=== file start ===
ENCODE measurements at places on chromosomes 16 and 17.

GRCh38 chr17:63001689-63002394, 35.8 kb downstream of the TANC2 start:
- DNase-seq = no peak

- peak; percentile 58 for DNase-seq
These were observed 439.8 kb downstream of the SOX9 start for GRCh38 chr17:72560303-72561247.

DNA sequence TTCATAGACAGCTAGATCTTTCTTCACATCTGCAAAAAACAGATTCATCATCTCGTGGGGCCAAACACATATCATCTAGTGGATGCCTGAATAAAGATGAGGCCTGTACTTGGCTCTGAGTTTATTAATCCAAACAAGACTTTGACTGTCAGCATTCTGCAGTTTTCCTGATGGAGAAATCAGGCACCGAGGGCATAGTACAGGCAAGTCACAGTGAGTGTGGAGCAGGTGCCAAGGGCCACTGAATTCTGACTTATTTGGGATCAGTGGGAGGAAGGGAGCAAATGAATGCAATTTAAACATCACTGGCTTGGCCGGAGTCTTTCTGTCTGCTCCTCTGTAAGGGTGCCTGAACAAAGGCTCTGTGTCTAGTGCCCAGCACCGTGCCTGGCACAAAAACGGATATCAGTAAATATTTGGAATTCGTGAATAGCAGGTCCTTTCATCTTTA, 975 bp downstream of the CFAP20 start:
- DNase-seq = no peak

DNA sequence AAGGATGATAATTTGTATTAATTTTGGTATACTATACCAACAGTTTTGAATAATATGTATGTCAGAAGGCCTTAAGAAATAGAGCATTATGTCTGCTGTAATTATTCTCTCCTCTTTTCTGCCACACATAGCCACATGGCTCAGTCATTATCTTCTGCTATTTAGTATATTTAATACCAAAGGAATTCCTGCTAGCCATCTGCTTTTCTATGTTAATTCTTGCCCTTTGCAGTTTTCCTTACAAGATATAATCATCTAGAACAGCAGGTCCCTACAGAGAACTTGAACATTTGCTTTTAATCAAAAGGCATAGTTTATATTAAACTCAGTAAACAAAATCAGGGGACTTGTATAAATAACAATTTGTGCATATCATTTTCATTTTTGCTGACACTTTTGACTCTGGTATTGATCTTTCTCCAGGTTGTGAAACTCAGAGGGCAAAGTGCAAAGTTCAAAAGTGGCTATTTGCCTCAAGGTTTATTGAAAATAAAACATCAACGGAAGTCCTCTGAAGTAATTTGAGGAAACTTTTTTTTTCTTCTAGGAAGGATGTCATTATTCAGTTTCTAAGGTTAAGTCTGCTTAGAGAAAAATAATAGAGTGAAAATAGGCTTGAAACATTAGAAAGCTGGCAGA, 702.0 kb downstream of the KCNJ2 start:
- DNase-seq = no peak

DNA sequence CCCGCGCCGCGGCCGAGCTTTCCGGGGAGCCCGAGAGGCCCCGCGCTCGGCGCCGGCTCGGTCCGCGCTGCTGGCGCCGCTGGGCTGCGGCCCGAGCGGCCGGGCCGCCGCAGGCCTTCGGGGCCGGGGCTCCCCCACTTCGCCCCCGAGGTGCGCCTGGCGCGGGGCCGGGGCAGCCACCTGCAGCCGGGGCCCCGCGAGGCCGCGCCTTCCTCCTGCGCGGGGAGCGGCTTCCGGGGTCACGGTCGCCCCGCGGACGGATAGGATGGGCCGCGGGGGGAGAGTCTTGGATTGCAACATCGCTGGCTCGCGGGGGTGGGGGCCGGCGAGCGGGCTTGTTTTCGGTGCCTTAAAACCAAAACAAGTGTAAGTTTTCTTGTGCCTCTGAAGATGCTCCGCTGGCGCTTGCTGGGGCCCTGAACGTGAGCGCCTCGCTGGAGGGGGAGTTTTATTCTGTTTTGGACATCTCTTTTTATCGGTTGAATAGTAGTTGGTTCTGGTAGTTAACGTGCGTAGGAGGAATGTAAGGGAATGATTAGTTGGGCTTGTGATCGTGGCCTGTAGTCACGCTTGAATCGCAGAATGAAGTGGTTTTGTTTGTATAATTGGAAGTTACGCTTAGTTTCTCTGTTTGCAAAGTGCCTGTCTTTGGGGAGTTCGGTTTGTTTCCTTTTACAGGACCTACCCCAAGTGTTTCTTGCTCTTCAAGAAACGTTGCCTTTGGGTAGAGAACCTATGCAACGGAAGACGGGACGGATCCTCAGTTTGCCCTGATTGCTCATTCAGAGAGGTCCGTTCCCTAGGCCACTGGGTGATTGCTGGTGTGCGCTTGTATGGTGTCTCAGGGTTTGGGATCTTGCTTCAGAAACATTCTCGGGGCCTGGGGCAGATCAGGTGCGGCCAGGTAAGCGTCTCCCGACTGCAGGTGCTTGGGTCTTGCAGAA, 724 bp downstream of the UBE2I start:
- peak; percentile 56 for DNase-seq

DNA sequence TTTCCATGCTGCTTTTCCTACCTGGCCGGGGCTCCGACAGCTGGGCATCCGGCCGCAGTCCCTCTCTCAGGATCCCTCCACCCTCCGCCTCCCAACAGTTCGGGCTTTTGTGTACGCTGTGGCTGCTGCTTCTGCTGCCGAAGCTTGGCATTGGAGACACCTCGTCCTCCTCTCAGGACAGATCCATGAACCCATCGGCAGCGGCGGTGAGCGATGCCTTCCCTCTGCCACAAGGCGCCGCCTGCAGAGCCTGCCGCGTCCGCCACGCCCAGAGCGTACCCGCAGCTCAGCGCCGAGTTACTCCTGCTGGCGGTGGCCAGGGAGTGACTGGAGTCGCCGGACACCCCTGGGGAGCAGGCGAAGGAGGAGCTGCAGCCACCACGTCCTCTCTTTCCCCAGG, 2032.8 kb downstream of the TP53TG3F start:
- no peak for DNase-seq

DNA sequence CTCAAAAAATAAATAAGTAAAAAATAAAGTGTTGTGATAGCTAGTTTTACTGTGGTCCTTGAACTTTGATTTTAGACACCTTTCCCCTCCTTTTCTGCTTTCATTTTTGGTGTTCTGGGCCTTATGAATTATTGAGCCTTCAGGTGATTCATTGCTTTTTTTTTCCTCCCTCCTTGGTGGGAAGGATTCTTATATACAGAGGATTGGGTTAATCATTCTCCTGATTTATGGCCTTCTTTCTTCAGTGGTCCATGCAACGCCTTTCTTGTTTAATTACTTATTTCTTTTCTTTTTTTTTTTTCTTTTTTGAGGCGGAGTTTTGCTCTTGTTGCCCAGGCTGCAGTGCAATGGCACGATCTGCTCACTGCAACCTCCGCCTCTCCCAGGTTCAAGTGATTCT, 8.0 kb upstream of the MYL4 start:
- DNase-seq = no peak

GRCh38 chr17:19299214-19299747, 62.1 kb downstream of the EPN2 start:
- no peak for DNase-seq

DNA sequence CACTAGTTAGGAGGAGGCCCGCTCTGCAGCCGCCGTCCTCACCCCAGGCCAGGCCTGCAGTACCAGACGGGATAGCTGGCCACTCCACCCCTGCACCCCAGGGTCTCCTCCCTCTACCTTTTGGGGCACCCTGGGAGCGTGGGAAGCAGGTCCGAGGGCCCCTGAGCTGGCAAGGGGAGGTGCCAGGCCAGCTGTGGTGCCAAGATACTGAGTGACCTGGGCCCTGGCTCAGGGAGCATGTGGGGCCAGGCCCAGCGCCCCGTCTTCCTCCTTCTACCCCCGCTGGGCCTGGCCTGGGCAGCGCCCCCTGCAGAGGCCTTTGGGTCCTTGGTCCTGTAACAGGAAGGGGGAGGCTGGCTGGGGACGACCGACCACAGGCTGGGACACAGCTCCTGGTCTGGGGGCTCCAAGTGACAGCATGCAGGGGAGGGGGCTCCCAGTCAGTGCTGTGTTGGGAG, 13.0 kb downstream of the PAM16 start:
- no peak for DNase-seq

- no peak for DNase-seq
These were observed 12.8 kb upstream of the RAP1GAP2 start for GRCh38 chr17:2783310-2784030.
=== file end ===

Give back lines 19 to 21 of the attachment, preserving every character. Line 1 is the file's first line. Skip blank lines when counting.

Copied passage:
- no peak for DNase-seq

- no peak for DNase-seq
These were observed 12.8 kb upstream of the RAP1GAP2 start for GRCh38 chr17:2783310-2784030.